The takeover of West Ham inches ever closer, with Stuart James tracing how today is a potentially pivotal day for the East London club. “The ownership saga at West Ham United is expected to become clearer after today, when representatives of the consortium of five banks that have loaned money to the Premier League club meet prospective buyers to establish their credentials.”

[South African organiser Danny] Jordaan was among those who visited Angola on behalf of the CAF in 2006 and pronounced it suitable, with special reference to security   Martin SamuelChanging tracks, Patrick Barclay tries to be all too clever in attempting to poke fun at those who call for a winter break in English football. “If you had a pound for every time someone — a manager, foreign or indigenous; a player, past or present; or a general pundit — had asserted that a winter break would help England to win the World Cup, you’d be able to buy your own snow plough. And now that we have been granted a winter break? Everyone says that suddenly Fabio Capello has less chance of success in South Africa this summer.”

Money is secondary. The bigger concern is burnout. And, precisely because he is, first and foremost, a Barcelona fan, he knows the history of the club and what it can do to managers. Especially Catalan ones. If he lasts the season, he will be Barcelona’s longest-serving Catalan coach in 40 years. For a club so steeped in their regional identity, it is a remarkable statistic.”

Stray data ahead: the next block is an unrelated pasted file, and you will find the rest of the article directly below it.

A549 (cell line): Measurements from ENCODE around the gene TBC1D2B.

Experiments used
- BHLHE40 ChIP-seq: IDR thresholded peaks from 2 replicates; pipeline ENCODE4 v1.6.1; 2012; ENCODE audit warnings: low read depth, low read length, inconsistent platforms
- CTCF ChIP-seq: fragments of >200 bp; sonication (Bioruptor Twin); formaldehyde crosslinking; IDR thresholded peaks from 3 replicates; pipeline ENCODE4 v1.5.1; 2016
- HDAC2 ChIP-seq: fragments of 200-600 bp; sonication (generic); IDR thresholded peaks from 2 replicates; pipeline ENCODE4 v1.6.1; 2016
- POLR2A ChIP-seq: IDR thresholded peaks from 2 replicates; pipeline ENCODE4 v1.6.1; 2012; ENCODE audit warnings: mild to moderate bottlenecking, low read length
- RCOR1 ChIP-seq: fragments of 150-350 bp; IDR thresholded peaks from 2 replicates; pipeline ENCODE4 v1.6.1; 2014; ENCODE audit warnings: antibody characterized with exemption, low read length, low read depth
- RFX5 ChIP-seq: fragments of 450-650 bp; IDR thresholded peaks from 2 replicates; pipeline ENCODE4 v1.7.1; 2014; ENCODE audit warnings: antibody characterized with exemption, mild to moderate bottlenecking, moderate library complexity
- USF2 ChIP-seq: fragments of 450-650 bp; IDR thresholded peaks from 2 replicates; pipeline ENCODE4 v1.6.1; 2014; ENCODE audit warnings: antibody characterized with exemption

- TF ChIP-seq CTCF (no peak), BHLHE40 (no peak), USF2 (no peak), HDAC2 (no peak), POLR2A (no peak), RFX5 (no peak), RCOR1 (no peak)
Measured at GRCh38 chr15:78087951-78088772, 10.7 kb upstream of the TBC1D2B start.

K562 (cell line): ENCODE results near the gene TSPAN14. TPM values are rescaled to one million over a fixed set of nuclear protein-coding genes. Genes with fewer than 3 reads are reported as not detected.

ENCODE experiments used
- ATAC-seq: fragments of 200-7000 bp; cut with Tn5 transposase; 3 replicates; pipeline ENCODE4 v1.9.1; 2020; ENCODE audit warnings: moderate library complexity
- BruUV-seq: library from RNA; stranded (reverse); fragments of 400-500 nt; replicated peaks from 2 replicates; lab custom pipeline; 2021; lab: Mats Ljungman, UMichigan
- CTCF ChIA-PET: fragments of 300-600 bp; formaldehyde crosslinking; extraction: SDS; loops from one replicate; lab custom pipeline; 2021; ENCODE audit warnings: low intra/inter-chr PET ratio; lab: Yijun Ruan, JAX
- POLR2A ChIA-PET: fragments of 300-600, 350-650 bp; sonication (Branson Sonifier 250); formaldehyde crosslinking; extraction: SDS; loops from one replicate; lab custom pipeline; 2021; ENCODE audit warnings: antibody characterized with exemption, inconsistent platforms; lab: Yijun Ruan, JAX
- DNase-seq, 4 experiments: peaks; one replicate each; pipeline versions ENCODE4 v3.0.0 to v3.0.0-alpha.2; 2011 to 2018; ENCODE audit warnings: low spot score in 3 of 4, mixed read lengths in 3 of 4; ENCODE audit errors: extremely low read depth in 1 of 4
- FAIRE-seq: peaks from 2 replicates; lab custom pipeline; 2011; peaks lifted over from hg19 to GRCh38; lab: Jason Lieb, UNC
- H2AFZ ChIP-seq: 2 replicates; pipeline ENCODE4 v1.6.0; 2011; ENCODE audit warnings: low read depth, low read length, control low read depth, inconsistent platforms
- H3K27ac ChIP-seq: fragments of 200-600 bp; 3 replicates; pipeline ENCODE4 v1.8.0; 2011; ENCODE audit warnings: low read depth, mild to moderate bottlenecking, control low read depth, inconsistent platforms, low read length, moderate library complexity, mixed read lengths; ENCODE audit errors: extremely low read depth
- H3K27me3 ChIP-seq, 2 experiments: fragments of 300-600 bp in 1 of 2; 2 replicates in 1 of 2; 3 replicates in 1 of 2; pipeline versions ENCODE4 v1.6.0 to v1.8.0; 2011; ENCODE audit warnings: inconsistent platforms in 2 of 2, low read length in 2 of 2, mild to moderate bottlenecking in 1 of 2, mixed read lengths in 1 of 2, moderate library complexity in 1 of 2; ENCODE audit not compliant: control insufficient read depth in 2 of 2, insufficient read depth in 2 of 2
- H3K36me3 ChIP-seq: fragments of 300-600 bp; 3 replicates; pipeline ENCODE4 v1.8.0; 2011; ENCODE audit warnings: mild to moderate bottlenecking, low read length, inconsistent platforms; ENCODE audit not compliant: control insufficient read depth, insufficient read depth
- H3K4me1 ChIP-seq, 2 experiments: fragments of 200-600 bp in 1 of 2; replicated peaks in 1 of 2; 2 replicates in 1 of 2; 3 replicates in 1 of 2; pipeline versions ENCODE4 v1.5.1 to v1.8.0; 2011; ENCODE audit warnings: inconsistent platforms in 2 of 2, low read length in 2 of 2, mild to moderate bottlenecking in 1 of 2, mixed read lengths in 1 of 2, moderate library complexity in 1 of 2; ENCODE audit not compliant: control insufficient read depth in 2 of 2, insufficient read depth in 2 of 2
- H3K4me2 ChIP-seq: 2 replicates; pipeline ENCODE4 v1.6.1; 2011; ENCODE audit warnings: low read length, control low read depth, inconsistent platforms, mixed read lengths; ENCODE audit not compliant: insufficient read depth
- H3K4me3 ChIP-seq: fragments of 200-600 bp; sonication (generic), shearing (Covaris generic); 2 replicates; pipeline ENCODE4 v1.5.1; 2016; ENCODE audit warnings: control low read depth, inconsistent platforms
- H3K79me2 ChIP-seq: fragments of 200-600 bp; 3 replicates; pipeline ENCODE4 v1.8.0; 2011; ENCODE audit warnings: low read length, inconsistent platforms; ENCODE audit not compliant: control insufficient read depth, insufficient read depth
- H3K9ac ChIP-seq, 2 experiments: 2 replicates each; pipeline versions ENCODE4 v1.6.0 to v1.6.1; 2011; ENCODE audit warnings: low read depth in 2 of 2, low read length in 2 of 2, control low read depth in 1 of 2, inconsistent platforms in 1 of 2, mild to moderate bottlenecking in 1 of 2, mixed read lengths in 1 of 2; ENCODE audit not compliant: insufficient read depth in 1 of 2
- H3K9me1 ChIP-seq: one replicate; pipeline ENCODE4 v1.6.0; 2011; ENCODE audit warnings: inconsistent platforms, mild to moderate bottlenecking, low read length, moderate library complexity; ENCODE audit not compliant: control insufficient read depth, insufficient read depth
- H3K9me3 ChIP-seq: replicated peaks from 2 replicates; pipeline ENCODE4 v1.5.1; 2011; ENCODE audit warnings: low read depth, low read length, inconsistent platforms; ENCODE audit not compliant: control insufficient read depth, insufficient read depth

Onto the transfers, where a couple of deals have actually be reported as being closed.

According to the Daily Mail, Fulham have agreed a six-month loan deal with Roma for striker Stefano Okaka. Next, Mark Wilson announced “Celtic last night sealed the £1.5million signing of AIK Stockholm defender Jos Hooiveld after the Dutch centre-back agreed a contract until the summer of 2013.”

The Times’ Portugal striker Nuno Gomes, while Roman Pavlyuchenko has been linked with a move to Galatasaray. Also splurging out with a couple of pieces of gossip was Pat Sheenan, who first linked Liverpool with a loan move for Nedum Onuoha before claiming “Everton are ready with a cheeky approach to sign Matt Derbyshire from Greek club Olympiakos.”

Almost laughable if it wasn’t so sad, the Daily Mail today claim “Portsmouth have told Manchester City and Sunderland they want £14 million for defender Younes Kaboul.” The Daily Mail also cough up the news that “Kevin Kuranyi last night turned down a £3.5million move to Sunderland.”

[South African organiser Danny] Jordaan was among those who visited Angola on behalf of the CAF in 2006 and pronounced it suitable, with special reference to security   Martin SamuelAlan Nixon for once presents a believable and sensible transfer story, writing “Bolton boss Owen Coyle wants Manchester City’s Slovakia World Cup star Vladimir Weiss to be his first signing in his new job.” The hack then quickly descends into the unlikely scoops, farting “Sunderland boss Steve Bruce is ready to swoop for Paraguayan striker Salvador Cabanas… Bruce has made a shock inquiry for Wigan keeper Chris Kirkland.” Lastly, Nixon crashes in with news that “Wolves boss Mick McCarthy wants to sign midfielder Jamie O’Hara from Tottenham – but will need a Premier League ruling to do the deal.”

In the manager-merry-go-round, The Sun’s Ian McGarry bleats “Burnley have made Paul Ince a shock candidate to become their new boss.” Alan Nixon surveys the other candidates, scribbling “Burnley are still chasing Leeds United’s Simon Grayson and have spoken to out-of-work Brian Laws about the vacancy. The pair had been on their list before they found Coyle two years ago. Paul Jewell is also available but has not been contacted despite being backed in the betting.”